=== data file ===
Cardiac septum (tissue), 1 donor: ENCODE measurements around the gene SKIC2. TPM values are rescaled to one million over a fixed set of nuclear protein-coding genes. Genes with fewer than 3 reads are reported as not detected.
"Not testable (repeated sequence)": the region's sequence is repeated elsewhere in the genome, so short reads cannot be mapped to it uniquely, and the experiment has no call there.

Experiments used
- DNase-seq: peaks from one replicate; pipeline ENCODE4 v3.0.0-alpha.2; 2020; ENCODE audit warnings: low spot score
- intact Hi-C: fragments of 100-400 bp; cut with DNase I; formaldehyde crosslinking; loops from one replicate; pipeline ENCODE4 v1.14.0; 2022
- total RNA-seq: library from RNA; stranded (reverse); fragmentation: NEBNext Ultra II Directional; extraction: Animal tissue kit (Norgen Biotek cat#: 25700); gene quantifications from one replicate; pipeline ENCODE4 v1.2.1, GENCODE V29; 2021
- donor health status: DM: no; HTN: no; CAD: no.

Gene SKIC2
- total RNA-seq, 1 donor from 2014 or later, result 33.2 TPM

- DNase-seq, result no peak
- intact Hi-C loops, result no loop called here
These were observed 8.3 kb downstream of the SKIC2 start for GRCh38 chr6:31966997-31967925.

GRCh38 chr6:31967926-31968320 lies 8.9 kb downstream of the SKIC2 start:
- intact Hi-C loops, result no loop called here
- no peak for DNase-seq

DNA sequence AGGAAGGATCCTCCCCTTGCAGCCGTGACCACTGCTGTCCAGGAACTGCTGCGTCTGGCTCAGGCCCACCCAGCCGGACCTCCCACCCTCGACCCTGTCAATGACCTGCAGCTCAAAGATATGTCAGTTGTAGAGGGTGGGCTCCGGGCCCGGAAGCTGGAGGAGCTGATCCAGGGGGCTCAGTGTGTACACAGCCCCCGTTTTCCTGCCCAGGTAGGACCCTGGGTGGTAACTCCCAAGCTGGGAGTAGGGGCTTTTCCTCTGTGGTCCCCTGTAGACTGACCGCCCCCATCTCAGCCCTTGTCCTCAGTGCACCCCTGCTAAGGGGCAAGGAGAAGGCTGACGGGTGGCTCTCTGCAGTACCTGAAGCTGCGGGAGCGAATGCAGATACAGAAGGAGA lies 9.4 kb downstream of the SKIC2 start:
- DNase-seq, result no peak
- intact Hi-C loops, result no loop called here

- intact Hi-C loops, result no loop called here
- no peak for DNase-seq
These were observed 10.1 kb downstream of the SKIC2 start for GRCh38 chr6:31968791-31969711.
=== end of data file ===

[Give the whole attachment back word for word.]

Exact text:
Cardiac septum (tissue), 1 donor: ENCODE measurements around the gene SKIC2. TPM values are rescaled to one million over a fixed set of nuclear protein-coding genes. Genes with fewer than 3 reads are reported as not detected.
"Not testable (repeated sequence)": the region's sequence is repeated elsewhere in the genome, so short reads cannot be mapped to it uniquely, and the experiment has no call there.

Experiments used
- DNase-seq: peaks from one replicate; pipeline ENCODE4 v3.0.0-alpha.2; 2020; ENCODE audit warnings: low spot score
- intact Hi-C: fragments of 100-400 bp; cut with DNase I; formaldehyde crosslinking; loops from one replicate; pipeline ENCODE4 v1.14.0; 2022
- total RNA-seq: library from RNA; stranded (reverse); fragmentation: NEBNext Ultra II Directional; extraction: Animal tissue kit (Norgen Biotek cat#: 25700); gene quantifications from one replicate; pipeline ENCODE4 v1.2.1, GENCODE V29; 2021
- donor health status: DM: no; HTN: no; CAD: no.

Gene SKIC2
- total RNA-seq, 1 donor from 2014 or later, result 33.2 TPM

- DNase-seq, result no peak
- intact Hi-C loops, result no loop called here
These were observed 8.3 kb downstream of the SKIC2 start for GRCh38 chr6:31966997-31967925.

GRCh38 chr6:31967926-31968320 lies 8.9 kb downstream of the SKIC2 start:
- intact Hi-C loops, result no loop called here
- no peak for DNase-seq

DNA sequence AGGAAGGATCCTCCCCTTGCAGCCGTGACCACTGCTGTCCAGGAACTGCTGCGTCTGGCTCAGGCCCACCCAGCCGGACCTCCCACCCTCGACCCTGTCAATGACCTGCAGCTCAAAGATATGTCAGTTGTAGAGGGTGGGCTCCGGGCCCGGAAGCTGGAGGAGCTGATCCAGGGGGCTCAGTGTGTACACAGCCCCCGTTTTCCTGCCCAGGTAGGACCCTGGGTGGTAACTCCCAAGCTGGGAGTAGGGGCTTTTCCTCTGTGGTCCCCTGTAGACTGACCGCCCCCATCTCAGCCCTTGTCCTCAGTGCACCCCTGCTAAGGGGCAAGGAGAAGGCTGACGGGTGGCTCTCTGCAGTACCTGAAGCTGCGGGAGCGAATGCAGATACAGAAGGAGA lies 9.4 kb downstream of the SKIC2 start:
- DNase-seq, result no peak
- intact Hi-C loops, result no loop called here

- intact Hi-C loops, result no loop called here
- no peak for DNase-seq
These were observed 10.1 kb downstream of the SKIC2 start for GRCh38 chr6:31968791-31969711.